Interview by Gig Scene Editor Graham Chalmers
( For the full version of this interview, get the Harrogate Advertiser)
It’s every Slade fans’ dream come true. Just Noddy Holder, a man not known for giving in-depth interviews, answering any question you like in the intimate setting of Harrogate Theatre.
The much-loved lead singer of the biggest 70s glam rock band will be on stage with only interviewer Mark Radcliffe of BBC6 Music fame for protection.
If the former Slade frontman’s converation with me is anything to go by, the stories will flow thick and fast when the pair of them come to Harrogate Theatre in May.
Who knew, for example, that all your favourite punk bands were actually listening to Slade as they led their foul-mouthed assault on the musical establishment in 1976-77?
“The Damned and the Stranglers and even a couple of the Pistols would come back stage at our London shows,” this likeable national treasure tells me.
“Of course, they couldn’t admit that in public at the time. They had to pretend to hate all the ‘old’ bands.”
The ultra-chatty 66-year-old from Walsall hasn’t played with his bandmates Jim Lea, Dave Hill and Don Powell since he left the band in 1992.
But the interest in Slade hasn’t faded a bit since then, fuelled by the regular rappearance in the charts of their biggest hit, Merry Xmas Everybody.
It’s partly the enduring affection for the band and their ex-frontman, in particular, which explains why the normally reluctant Noddy is hitting the road - that and Mark Radcliffe.
“It was Mark’s idea. I’m on his radio shows quite often telling all these stories and we always ended up carrying on in the pub afterwards.
“He started badgering me to do a tour and I thought, since this is my 50th year as a professional in showbiz, I’d give it a try.”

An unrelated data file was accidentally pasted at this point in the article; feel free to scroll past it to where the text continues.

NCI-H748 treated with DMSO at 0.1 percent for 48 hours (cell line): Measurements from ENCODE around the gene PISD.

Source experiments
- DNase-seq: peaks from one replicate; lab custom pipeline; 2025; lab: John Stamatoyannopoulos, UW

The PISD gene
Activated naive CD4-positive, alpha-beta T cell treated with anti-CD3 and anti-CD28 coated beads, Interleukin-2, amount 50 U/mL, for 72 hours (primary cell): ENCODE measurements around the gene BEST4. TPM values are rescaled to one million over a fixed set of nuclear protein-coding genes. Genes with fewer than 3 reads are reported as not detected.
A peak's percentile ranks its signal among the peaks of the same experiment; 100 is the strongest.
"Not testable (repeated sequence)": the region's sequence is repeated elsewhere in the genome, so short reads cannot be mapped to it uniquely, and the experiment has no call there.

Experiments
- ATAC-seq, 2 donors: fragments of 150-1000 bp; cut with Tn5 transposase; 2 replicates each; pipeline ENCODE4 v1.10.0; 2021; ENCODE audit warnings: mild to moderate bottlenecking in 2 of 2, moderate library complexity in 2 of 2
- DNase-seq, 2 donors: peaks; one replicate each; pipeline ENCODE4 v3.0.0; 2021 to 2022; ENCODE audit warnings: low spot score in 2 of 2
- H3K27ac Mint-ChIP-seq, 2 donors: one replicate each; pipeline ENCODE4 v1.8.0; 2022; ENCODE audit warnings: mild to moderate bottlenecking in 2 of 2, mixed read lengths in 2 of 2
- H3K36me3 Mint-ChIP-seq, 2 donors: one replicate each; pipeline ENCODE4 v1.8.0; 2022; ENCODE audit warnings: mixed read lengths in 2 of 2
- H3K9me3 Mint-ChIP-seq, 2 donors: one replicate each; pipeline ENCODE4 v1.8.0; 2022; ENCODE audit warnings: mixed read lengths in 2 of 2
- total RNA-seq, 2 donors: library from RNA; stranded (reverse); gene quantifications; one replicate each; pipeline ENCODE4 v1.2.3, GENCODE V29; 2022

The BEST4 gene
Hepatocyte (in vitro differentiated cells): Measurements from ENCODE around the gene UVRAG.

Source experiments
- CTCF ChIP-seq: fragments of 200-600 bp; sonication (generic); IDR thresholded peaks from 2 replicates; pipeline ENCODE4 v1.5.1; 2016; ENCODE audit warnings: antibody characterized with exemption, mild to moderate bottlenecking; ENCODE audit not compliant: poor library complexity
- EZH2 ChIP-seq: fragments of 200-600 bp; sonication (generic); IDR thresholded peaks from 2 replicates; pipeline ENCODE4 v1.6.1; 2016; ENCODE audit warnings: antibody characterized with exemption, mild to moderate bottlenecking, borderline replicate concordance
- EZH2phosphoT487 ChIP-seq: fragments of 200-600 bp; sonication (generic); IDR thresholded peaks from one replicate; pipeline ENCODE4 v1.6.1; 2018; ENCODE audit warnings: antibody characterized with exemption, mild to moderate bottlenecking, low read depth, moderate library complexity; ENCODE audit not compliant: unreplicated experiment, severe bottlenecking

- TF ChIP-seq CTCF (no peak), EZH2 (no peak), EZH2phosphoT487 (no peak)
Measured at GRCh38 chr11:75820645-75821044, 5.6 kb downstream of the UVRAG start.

Despite the over-the-top image, the platform shoes and massive sideburns in their heyday, there was always a more serious side to Slade - and that side was the music itself.
Outside of The Rolling Stones and U2, there’s not many rock bands who have managed to score hit singles in the UK on a regular basis for 20 years, as Slade did between 1971 and 1991.
That doesn’t happen by accident, as Noddy, who co-wrote most of the great tracks with bass player Jim Lea, happily admits.
“It took us a while to get it right. We’d been a band since 1966 when Chas Chandler, who’d been in The Animals, took us over.
“We already had a great sound but we hadn’t found our identity when it came to songs.
“Chas did two great things. He pushed me and Jim to start writing together and he simplified our arrangements in the studio.
“It was Chas who had the vision. We wrote Coz I Luv U in 20 minutes but weren’t convinced it was a hit. He was though and he was right.”
Taking all the energy and directness of their phenomenal live sound and replicating it in the studio proved a masterstroke.
Classic song followed classic, Gudbuy t’Jane, Mama Weer All Crazee Now, Cum on Feel the Noize, all of them built first of all on Noddy’s exciting, sometimes frenzied classic rock n roll vocals - a Chas Chandler decision, Noddy reveals.
But the only thing worse than originally not having hits, he continues, was having them.
As the pressure to keep the wheels on the wagon mounted, the quiet tension between Slade’s artistic leanings and commercial necessities built up.
A return to the band’s early 70s hard rock roots revived their career and extended their hit-making days well beyond the glam rock era that spawned them into the 80s.
But it doesn’t sound like it was ever quiet the same again after the foot-stomping days of the early 70s to Noddy, however.
“When I left the band in 1992 we’d been together in the same line-up for 25 years. It had gotten stale and I was getting offers of work from TV and radio. It had become a treadmill.
“I tried my best to make it amicable but I don’t think they understood it at the time.”
Noddy Holder in Conversation with Mark Radcliffe takes place at Harrogate Theatre on Sunday, May 19.
For tickets, telephone 01423 502116 or visit www.harrogatetheatre.co.uk